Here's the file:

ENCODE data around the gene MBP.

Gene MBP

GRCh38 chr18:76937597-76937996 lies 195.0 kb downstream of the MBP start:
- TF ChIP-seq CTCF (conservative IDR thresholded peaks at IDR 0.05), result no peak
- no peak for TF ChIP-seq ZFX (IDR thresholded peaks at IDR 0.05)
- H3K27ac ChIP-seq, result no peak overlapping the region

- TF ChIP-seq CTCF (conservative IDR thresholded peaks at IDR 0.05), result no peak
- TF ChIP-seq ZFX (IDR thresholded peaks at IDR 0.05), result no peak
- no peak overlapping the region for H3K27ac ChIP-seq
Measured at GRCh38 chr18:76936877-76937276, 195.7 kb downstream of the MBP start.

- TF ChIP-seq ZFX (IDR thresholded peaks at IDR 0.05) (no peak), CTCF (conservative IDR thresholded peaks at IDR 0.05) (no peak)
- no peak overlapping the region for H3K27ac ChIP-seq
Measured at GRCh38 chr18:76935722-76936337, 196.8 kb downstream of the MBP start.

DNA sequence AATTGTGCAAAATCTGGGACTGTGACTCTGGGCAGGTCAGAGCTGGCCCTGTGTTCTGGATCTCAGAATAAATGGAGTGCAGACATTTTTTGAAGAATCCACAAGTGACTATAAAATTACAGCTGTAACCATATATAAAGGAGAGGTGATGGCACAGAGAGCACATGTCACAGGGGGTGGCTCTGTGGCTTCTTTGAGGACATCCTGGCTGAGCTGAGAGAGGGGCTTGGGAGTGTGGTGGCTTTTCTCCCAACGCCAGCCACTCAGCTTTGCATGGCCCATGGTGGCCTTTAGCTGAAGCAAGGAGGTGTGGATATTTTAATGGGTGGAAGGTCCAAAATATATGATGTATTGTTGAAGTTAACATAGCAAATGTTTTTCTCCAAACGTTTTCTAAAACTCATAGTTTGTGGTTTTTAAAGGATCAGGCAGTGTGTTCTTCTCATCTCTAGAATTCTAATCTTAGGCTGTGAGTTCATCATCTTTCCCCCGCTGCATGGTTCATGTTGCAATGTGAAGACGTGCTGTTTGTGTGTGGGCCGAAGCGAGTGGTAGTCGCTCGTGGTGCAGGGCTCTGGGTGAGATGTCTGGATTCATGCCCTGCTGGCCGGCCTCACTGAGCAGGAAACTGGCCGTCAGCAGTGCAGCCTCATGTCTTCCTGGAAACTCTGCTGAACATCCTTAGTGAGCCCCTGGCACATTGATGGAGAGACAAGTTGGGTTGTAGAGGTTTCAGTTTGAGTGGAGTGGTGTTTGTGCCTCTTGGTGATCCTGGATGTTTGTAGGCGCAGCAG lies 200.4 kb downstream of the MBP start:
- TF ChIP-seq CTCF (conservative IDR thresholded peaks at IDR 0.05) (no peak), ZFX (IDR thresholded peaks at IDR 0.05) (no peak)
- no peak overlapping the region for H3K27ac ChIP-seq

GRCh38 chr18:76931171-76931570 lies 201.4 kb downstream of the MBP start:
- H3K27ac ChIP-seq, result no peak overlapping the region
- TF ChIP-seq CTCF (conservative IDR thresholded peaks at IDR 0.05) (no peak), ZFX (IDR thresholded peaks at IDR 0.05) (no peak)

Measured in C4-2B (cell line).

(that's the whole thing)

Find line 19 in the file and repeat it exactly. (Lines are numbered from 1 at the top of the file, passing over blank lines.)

- TF ChIP-seq CTCF (conservative IDR thresholded peaks at IDR 0.05) (no peak), ZFX (IDR thresholded peaks at IDR 0.05) (no peak)